9 June 2014 Marking the upcoming 20th anniversary of the entry into force of the landmark treaty that has become known as the “Constitution for the Oceans”, Secretary-General Ban Ki-moon today encouraged Member States to recommit to the United Nations Convention on the Law of the Sea (UNCLOS) at what he considers a crucial moment for climate change.
“People everywhere continue to look to the oceans for food security and as a source of jobs, prosperity and well-being,” Mr. Ban said in his remarks to the meeting of State parties to the UNCLOS, which runs through Friday at the Headquarters in New York.
“Oceans and seas can play a critical role in the achievement of the Millennium Development Goals and in the post-2015 development agenda,” he continued, referencing the anti-poverty targets whose approaching 2015 deadline has led to discussions on a new set of sustainable development goals.
Among its provisions, UNCLOS established that the seabed and the ocean floor beyond the limits of national jurisdiction are the “common heritage of mankind” whose use and protection are the right and responsibility of all.
The Convention, which came into force on 16 November 1994, governs all aspects of ocean space – including the delimitation of maritime boundaries, exploitation of living and non-living resources, protection and preservation of the marine environment, marine scientific research and the settlement of relevant international disputes.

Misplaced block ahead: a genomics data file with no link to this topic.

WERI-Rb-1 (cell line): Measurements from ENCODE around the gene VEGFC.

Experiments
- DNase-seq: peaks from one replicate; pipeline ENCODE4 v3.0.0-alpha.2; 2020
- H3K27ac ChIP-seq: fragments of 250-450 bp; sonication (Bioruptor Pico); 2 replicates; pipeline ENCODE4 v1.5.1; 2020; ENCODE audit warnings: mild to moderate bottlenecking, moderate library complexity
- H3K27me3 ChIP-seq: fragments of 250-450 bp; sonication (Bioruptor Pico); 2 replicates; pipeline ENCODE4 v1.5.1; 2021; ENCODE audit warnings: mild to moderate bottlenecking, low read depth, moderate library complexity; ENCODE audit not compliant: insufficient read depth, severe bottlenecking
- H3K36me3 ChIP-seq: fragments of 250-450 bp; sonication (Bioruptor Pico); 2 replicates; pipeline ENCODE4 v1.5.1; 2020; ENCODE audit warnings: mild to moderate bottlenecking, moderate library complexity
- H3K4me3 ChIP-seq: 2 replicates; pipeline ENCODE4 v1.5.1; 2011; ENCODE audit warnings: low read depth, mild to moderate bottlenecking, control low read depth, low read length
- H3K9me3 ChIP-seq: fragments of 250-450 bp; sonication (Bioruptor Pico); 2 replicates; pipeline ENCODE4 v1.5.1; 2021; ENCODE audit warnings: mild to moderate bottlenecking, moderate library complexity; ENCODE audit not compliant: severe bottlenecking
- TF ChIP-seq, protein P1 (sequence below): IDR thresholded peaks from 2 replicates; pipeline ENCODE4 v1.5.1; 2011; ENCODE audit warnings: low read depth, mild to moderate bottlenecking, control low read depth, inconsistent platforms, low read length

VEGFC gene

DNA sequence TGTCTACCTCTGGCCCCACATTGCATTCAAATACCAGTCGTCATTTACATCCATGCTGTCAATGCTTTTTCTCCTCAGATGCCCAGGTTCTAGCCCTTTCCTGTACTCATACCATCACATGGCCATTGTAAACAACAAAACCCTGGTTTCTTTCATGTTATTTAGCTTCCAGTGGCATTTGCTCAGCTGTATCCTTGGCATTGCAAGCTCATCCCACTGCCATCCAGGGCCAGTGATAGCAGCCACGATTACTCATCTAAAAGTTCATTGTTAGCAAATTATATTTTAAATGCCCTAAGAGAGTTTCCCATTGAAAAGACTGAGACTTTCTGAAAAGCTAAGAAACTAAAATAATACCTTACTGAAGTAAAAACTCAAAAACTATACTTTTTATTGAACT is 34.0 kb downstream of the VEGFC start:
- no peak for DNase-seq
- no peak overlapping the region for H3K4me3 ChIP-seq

It has contributed to setting up the International Tribunal for the Law of the Sea, the International Seabed Authority and the Commission on the Limits of the Continental Shelf.
The maritime accord also provides the basis for the equitable utilization, protection and preservation or resources in the oceans and seas.
The livelihoods of 12 per cent of the world’s population depend on the fishing sector. On average, 17 per cent of global animal protein intake comes from fisheries and aquaculture, and demand for fish protein is expected to double in the next 20 years, the UN Food and Agricultural Organization (FAO) has reported, yet some 28 per cent of global stocks are already overfished.
“We must address the many pressures facing the oceans as a result of overfishing, acidification, land-based activities and, above all, climate change,” he said, echoing his message for World Oceans Day, marked on 8 June and which this year underscored the power of collaboration to keep oceans and seas clean and healthy.
Mr. Ban will host a summit in September to further highlight the importance of climate change and sustainable development, and general momentum towards a universal UN-backed treaty on climate change by 2015 which would enter into force by 2020.
Ahead of this summit, and in line with the UN General Assembly’s declaration of 2014 as the International Year of Small Island Developing States, the Third International Conference on Small Island Developing States will be held in early September in Apia, Samoa, to focus on partnerships for sustainable development those nations.
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